House approves DREAM Act
Utah delegates vote no; undocumented students say bill gives them hope
Lennie Mahler, Deseret News
While her classmates were applying for scholarships, investigating colleges and looking into career options her junior year of high school, Sarai Frost was confronting a painful reality.
"I had dreams for my life," she recalled, brown eyes filling with tears. "I wanted to be a lawyer." But as an undocumented immigrant, her future wasn't bright. Though she could attend college, without a Social Security number, getting a job after graduation was out of the question.
Undocumented immigrants may now have reason to hope.
The Development, Relief and Education for Alien Minors Act passed in the House 216-198 late Wednesday night. The bill, which has been tossed around Congress since 2001, would grant legal residency to undocumented college students and members of the armed forces.
"I want to be excited, but at the same time I'm trying not to be," said Frost, now a 29-year-old stay-at-home mom. The DREAM Act must still go before the Senate. A vote is scheduled for Thursday morning but it is unlikely to occur because of ongoing Republican filibuster tactics.
All Utah House representatives voted against the bill, including Democrat Rep. Jim Matheson who called the DREAM Act a "piecemeal" approach to the immigration problem. Republican Rep. Jason Chaffetz voted no purely on principle ("It's amnesty, and I pledged not to support amnesty"), and Rep. Rob Bishop at least partially because of dissatisfaction with the DREAM Act's legislative process.
"This is a discussion Congress needs to have, and there could be a positive result," said Melissa Subbotin, spokeswoman for Bishop. "But to try to ram this bill through the House in a lame-duck session using procedural rules to prevent debate or improvements does a complete disservice to taxpayers and to those who would be affected by these new policies."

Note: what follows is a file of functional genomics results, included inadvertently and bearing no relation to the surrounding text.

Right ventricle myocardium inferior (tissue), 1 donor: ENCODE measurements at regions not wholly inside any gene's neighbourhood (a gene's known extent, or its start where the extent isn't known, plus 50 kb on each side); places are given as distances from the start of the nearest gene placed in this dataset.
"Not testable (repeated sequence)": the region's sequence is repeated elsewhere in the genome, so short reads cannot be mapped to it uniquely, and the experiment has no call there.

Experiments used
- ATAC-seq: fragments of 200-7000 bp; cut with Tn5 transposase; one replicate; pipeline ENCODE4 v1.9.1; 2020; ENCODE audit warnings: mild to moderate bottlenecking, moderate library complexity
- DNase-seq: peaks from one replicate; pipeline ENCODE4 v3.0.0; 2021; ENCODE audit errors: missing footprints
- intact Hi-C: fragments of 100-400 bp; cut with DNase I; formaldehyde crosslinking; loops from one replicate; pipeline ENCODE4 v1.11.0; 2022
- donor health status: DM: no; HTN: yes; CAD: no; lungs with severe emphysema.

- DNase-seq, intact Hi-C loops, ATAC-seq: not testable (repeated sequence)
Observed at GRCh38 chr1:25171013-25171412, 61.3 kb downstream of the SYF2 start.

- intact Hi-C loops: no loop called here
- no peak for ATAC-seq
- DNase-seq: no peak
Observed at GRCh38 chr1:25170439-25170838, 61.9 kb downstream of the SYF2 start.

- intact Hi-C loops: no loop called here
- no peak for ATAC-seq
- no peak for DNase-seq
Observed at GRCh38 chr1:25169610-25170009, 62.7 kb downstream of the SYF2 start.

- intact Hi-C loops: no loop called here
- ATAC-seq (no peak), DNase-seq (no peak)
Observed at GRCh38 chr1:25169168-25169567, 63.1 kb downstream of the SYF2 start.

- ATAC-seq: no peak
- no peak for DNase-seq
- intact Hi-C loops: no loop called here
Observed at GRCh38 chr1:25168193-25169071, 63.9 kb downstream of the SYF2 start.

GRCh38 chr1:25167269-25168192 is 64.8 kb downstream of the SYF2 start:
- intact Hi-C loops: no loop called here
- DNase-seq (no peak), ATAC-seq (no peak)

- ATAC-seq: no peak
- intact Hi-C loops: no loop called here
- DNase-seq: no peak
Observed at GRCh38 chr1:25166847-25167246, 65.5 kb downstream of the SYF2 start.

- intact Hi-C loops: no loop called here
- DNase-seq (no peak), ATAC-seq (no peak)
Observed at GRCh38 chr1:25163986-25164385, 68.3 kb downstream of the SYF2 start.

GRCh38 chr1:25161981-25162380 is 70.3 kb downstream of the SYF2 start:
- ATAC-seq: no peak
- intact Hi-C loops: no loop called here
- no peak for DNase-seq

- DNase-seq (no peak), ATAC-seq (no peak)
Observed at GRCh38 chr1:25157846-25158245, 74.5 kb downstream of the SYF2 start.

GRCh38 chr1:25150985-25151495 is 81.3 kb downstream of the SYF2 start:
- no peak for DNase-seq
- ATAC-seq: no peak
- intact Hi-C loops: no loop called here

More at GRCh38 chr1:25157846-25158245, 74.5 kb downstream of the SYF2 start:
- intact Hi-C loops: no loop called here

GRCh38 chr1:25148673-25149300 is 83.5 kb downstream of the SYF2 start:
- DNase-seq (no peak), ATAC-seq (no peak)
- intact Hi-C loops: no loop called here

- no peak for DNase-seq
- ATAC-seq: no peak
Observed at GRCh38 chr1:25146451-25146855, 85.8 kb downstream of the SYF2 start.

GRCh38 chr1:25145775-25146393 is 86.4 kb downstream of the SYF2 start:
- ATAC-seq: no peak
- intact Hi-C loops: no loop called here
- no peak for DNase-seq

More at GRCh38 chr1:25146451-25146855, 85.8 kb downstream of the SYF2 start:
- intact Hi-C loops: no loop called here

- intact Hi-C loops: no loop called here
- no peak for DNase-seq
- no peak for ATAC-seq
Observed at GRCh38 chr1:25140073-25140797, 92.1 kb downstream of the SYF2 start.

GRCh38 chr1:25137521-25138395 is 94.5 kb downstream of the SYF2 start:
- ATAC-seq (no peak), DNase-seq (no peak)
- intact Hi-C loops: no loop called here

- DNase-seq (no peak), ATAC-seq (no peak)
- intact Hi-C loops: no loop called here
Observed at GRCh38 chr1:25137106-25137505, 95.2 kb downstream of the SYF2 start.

If passed, the act could put an estimated 2.1 million illegal immigrants in the United States on the path to citizenship, according to a recent study by the Migration Policy Institute, a think tank based in Washington, D.C. In Utah, about 23,000 youths and young adults stand to benefit.
Aside from opening a path to legal status for the children of illegal immigrants, though, some argue that, in Utah, the act will have little effect. Utah is one of 11 states that offers illegal immigrants in-state tuition — a practice that, if the bill passes, will go national. If anything, they argue that the act will boost the state's economy. Others worry, however, that, with a green card on the table, illegal immigrants will flood Utah's already overcrowded colleges, costing taxpayers millions.
"This policy will absolutely boost the economy," said Juan Manual Ruiz, president of the Latin American Chamber of Commerce. He, along with a group of college students stopped by Matheson's office Tuesday to drop off a symbolic check made out to "The American People" and ask for a "yes" vote.
According to a report by the Congressional Budget Office, the House version of the DREAM Act would reduce federal deficits by about $2.2 billion over the next 10 years. The Senate's version would reduce deficits by about $1.4 billion.
"When someone has a college education, they are going to make more money," said Wendy Sefsaf, communications director for the Washington, D.C.-based Immigration Policy Center. "When they have more money, they spend more money. The more people shopping in Utah the better."
Beyond salaries, college graduates tend to enjoy better health and contribute more to society. Sefsaf said the act is also likely to boost Hispanic graduation rates.
"It's hard to stay in school when you have no hope," Frost said. Though she graduated and attended a few years of college, two of her brothers dropped out. "So many students don't reach their full potential because they know they're never going to do better than a janitorial or fast-food job."
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